(06/12/07) – Going against the grain of much contemporary French cinema and its penchant for fuzzy narratives disguising lack of content Not Here To Be Loved is a breath of fresh air, a contemporary European film that deals with feelings in a realistic, compassionate way and with soothing lightness of touch. Brize’s film may remind some of the wry humour of 1990s American indies such as Walking and Talking(1996), although his film doesn’t lend itself to genre categorization. Like most people’s lives, it’s a hybrid of quiet joy and melancholy.

Patrick Chesnais plays Jean-Claude, a jaded fifty-something who inherited a bailiff business from his curmudgeon father, who he visits every weekend in a home for the elderly, despite the old man’s toxic temperament which has alienated all th rest of his offspring. On yet another boring day at the office, Claude realises there is a tango school across the road and he decides to join the lessons. At the lesson, Francoise, who is about to get married to a teacher on work leave trying to write a book, recognises Claude as the son of her nanny and shows genuine interest in him as person, possibly recognising some points in common between her and him.

At first the cliché radar goes off at the idea of tango as a metaphor for spiritual release and fiery passion, but Brize never makes a big deal of the Argentinian musical style, probable aware of its overwrought connotations. Instead, it is used in an very en passant manner, an occasional punctuation sign. The relationship that develops between the unlikely couple (and Chesnais is brilliant at doing ‘unattractive’) is very original, never turning into what at first you presuppose it will although it does lead to a gratifying, open-ended wrap-up.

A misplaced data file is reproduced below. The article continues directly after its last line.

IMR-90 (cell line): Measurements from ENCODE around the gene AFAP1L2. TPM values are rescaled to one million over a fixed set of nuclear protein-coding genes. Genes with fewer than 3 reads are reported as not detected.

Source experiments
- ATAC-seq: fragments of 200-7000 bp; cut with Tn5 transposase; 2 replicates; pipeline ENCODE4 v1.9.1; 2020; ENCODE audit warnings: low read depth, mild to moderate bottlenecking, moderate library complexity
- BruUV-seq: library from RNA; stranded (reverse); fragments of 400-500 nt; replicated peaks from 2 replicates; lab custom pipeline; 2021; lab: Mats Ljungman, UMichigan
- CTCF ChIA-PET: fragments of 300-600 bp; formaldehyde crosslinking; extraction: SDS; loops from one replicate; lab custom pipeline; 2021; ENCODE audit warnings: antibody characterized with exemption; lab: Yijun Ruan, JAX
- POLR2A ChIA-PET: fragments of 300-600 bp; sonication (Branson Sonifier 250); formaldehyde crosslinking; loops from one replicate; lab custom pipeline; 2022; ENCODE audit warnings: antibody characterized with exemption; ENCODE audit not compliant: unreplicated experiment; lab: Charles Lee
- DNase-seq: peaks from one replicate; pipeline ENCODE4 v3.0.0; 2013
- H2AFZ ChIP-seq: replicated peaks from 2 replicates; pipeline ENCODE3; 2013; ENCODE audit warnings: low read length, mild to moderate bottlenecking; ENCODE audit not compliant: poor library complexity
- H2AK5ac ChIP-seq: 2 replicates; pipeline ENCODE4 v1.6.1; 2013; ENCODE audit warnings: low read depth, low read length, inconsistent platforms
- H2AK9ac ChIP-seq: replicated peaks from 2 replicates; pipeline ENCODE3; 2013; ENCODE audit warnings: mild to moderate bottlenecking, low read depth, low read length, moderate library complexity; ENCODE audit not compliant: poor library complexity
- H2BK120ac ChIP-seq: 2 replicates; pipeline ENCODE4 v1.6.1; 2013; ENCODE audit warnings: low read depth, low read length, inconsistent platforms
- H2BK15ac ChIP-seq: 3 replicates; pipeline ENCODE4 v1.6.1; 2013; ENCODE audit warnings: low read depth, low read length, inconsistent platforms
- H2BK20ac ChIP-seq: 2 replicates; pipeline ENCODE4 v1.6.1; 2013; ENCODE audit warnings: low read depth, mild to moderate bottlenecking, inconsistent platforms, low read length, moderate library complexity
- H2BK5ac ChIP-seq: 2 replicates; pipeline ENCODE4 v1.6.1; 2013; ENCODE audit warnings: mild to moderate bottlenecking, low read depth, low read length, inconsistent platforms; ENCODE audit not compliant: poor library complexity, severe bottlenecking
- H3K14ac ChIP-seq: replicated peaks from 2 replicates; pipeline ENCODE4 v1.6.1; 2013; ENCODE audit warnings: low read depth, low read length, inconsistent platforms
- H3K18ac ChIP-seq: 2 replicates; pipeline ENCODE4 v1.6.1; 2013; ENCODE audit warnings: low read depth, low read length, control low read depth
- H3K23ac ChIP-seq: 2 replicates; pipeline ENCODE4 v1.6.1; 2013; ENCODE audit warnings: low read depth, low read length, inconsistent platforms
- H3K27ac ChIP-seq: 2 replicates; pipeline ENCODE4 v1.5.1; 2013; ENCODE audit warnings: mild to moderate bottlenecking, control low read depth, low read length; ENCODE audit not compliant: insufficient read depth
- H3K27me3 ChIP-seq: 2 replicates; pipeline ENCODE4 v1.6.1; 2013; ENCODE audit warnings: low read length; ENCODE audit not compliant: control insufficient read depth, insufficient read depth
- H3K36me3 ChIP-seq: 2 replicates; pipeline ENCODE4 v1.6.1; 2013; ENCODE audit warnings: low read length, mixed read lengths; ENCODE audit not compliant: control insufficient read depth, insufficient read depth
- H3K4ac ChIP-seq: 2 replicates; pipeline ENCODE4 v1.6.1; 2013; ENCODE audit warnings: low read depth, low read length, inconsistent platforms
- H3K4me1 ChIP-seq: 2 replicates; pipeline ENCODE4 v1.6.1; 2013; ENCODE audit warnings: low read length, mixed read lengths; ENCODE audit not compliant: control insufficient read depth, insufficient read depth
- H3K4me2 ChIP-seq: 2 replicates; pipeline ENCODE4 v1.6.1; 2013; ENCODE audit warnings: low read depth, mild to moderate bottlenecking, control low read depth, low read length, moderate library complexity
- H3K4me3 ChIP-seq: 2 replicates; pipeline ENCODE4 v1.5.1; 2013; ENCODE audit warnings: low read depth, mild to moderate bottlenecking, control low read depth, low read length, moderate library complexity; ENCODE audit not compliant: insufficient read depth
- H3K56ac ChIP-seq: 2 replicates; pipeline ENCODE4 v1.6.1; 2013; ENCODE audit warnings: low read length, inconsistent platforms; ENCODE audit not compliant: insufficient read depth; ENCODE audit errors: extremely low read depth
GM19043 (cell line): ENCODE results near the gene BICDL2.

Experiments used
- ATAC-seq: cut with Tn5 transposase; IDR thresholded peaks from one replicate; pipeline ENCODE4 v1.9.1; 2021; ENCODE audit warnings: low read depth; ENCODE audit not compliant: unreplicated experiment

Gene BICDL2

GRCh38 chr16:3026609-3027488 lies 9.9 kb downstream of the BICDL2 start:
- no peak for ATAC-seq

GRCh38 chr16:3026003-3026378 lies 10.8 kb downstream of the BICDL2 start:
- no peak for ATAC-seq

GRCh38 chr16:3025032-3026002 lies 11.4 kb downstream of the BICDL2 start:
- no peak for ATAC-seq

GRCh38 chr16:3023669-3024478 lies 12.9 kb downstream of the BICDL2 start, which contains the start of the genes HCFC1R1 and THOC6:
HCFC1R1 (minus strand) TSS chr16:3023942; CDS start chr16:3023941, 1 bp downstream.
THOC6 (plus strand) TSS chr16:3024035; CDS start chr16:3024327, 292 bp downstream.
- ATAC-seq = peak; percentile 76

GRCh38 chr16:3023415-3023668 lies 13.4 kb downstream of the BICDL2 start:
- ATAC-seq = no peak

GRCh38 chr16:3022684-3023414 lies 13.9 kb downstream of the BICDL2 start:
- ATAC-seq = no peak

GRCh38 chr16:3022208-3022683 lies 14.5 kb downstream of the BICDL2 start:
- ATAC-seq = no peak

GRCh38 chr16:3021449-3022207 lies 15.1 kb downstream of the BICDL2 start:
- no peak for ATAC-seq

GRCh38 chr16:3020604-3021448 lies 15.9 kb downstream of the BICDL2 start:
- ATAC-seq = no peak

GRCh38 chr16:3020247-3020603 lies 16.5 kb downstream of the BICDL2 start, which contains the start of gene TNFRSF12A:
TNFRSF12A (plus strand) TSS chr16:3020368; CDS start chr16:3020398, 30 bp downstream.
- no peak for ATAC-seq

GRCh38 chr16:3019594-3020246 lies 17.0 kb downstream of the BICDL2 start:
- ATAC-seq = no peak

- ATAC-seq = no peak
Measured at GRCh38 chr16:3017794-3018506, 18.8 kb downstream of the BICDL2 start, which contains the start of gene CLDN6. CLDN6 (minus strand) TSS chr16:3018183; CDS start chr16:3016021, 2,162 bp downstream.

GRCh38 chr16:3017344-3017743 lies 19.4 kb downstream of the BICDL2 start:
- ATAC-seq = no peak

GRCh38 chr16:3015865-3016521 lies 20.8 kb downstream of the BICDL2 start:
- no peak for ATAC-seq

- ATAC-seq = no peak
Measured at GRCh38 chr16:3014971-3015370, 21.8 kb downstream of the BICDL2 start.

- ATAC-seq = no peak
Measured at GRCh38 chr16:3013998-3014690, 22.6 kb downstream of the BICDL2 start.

As a minimalist piece of film-making, the details play an important role in injecting humour or a sense of philosophical purpose to the film. Jean Claude’s spinster secretary emerges as a source of enlightenment towards the very end of the film while a new male recruit in the office, a plant-loving nerd who hates his new job, is used as kind of personification of Jean Claude’s frustration. You realise Claude has gone through an internal transformation when he’s kind enough to deliver the young man from a dreary life evicting poor people from their flats by dismissing him. Not Here To Be Loved is a very sweet film whose gentle tone is maintained from beginning to end with meticulous care.

The DVD is out now and includes interviews with director and cast. Please follow links provided to buy a copy and support Kamera by doing so.